Walker and Lamb found themselves under the same Capital One Arena this month when the Hornets played the Washington Wizards. The great memories bubble up with each visit.

"I have a pretty good relationship with some of the ushers and that's because it started here," Walker said. "It's always great vibes when I come back here."

NBA thinkers like Hornets head coach James Borrego, then an assistant with New Orleans, already had a solid read on the 6-foot-3 point guard from New York City.

"Just willing his team, making big shot after big shot," Borrego said. "That's what defined him and gave him immediate respect in the NBA."

One member of Borrego's coaching staff experienced the Huskies' ride head-on.

Because of the NCAA Tournament's pod setup where different regions play in the same city for the first week, Butler, finalists in 2010 and 2011, also began its ride to the championship game in Washington. Connecticut played in D.C. as the third seed in the West Region. Butler entered as the Southeast region's eighth seed.

Ronald Nored, now a Charlotte assistant, was a backup guard for the Bulldogs. He jumped on the Kemba bandwagon during the Big East Tournament. Weeks later, he and his teammates got run over by the unstoppable force.

"[Kemba] was unbelievable," Nored recalled. "You're just excited about their run… and then you end up playing them."

Walker, selected as the tournament's Most Outstanding Player, had 16 points and nine rebounds in one of the most offensively challenged title games in NCAA history. Connecticut celebrated the championship with full-throated jubilation regardless.


Occasionally the two former Huskies remind Nored of the result especially when the calendar hits March.

"Jeremy gives me more grief than Kemba does," Nored said, "but there are times when Kemba says what he needs to say, and there's nothing I can say back either."

Eight years later, Lamb and Walker recalled the classic run with wonderment.

"It's the way we did it," Walker said. "Nobody thought we were going to win in the Big East. … Five games in five days. They're too tired. No way they're going to win. We win. That's probably one of the greatest runs ever. When you talk college basketball, there's no way you can't talk about that run."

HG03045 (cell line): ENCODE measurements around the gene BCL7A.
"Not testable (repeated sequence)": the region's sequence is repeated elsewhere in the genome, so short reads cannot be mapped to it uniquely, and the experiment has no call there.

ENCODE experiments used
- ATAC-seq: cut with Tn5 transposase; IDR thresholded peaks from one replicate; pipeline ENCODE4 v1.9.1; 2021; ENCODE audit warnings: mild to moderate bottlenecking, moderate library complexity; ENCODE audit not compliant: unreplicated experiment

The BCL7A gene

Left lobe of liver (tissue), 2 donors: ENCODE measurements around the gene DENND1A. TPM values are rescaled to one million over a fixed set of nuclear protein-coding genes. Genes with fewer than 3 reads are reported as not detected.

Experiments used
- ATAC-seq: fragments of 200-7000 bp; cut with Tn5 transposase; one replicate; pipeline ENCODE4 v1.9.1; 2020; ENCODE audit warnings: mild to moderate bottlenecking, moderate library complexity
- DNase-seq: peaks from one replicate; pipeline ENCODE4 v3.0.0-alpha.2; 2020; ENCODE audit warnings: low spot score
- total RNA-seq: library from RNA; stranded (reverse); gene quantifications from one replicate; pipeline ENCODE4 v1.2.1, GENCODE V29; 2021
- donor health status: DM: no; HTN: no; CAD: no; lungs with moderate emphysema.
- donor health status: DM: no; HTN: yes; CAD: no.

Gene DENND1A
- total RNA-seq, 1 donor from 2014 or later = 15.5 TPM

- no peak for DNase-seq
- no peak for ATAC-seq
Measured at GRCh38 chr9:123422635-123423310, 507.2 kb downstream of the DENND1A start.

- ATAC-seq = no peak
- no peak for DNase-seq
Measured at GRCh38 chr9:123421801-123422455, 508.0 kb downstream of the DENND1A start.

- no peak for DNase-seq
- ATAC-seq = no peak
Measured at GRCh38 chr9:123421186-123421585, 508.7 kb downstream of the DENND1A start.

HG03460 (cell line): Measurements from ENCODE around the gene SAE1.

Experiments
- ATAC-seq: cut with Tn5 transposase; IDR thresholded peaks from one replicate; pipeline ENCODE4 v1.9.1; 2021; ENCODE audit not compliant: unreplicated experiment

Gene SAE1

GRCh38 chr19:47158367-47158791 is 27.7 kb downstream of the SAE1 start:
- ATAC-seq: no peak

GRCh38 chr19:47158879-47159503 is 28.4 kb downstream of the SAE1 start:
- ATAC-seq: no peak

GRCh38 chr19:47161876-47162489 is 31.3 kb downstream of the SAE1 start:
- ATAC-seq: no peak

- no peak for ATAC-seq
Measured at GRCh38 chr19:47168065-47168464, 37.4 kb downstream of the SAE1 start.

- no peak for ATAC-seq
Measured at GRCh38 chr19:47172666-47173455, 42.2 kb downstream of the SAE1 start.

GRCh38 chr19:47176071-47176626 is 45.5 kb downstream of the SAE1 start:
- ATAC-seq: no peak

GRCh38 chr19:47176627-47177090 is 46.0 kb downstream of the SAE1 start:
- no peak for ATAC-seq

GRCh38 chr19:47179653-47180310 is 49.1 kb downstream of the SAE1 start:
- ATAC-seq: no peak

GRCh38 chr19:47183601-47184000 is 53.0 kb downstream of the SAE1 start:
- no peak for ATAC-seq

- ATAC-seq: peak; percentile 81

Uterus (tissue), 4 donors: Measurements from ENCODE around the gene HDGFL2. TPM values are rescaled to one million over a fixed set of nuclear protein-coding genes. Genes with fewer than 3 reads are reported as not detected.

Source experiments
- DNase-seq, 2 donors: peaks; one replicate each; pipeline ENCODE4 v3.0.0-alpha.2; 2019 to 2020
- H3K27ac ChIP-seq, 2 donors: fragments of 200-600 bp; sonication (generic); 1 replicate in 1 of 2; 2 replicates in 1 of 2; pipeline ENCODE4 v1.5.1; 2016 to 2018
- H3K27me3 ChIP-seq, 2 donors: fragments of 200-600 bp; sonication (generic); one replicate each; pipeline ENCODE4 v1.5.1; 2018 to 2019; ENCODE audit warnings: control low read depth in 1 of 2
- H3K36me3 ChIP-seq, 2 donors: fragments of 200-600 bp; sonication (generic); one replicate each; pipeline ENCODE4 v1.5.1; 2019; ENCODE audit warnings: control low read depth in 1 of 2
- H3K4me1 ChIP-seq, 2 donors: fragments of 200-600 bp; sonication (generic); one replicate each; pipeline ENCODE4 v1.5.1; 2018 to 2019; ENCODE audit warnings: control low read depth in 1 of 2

Lamb said UConn was "immune to pressure" despite only having one upperclassman, Walker, among the team's top-six scorers.

"We were all young. We needed a leader, somebody to lean," Lamb said. "That's what [Kemba] was, someone we could lean on."

Walker serves that leadership role this season for the playoff-pushing Hornets. He and Lamb are having another magical March. Charlotte's current four-game winning streak includes a game-winning 48-foot heave from Lamb and Walker scoring 38 points for an overtime win over San Antonio.

Selected a 2019 NBA All-Star starter, more accolades may be coming for Walker, who is in contention for All-NBA honors along with Wizards guard Bradley Beal.

Though he appreciates the respect, Walker doesn't crave the attention, then or now.

"I'm low-key. I like my privacy. I just like to be in the cut," the now 28-year-old Walker said.

Yes, Walker, the ninth overall selection in the 2011 NBA Draft,  is aware he blew his cover with that 11-game streak including two wins in Washington.

"Yeah, that definitely put me on the map," a smiling Walker said. "It helped me get drafted where I got drafted. That was an unbelievable moment for me."